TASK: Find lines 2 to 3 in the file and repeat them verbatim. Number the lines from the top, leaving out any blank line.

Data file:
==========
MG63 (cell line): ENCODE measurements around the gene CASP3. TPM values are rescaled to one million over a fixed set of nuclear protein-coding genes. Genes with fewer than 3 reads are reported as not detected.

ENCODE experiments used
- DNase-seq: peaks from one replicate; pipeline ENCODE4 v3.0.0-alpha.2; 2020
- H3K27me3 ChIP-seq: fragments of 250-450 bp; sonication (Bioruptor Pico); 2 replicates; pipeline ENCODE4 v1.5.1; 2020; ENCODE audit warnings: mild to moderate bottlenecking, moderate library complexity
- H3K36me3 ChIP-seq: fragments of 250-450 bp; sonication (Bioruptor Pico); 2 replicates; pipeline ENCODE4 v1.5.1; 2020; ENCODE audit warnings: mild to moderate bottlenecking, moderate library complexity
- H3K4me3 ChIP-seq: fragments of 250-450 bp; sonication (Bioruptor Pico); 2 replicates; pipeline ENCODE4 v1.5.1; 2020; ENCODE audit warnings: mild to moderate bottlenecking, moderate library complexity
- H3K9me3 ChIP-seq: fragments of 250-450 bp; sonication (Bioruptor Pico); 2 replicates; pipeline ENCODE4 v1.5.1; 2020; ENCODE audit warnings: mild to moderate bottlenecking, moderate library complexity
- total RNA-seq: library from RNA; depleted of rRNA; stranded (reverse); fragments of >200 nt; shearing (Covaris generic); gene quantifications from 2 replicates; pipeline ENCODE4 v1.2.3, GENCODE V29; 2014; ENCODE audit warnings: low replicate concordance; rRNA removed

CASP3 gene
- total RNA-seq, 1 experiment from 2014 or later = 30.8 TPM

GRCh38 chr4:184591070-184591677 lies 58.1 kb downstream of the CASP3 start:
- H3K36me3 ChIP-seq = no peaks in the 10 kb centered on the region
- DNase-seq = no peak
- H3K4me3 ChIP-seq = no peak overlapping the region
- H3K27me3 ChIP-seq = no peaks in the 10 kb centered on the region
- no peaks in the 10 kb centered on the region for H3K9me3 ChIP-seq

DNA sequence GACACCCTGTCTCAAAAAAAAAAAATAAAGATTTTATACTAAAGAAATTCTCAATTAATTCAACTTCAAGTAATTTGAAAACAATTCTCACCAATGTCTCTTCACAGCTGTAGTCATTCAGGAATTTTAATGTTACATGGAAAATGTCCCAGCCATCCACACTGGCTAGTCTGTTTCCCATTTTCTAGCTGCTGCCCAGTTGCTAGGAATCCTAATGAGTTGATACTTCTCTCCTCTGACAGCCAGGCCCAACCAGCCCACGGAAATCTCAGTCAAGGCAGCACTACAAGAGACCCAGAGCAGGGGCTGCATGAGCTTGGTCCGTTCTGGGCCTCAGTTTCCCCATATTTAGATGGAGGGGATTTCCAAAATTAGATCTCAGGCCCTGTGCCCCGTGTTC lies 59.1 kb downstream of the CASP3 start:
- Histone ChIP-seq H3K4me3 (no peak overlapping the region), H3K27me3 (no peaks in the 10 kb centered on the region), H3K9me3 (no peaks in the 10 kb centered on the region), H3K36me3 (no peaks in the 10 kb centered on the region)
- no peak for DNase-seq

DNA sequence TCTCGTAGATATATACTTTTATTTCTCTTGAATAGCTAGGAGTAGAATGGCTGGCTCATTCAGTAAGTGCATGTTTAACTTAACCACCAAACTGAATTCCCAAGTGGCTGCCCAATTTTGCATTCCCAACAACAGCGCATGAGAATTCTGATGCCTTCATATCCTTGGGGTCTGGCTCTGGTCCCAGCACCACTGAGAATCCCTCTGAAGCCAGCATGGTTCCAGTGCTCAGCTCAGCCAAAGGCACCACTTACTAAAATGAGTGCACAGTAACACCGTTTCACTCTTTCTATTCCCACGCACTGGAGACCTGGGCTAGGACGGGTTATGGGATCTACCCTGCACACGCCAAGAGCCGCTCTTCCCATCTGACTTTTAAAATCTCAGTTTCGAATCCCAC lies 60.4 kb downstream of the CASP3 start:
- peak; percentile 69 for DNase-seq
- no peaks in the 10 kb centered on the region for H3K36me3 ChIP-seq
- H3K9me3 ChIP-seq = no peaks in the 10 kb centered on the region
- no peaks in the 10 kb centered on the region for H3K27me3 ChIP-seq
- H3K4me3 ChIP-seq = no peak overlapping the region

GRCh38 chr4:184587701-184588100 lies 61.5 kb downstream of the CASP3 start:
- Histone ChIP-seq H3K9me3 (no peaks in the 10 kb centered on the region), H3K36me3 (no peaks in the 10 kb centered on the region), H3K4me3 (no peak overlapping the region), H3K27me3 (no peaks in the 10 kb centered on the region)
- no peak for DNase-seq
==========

ENCODE experiments used
- DNase-seq: peaks from one replicate; pipeline ENCODE4 v3.0.0-alpha.2; 2020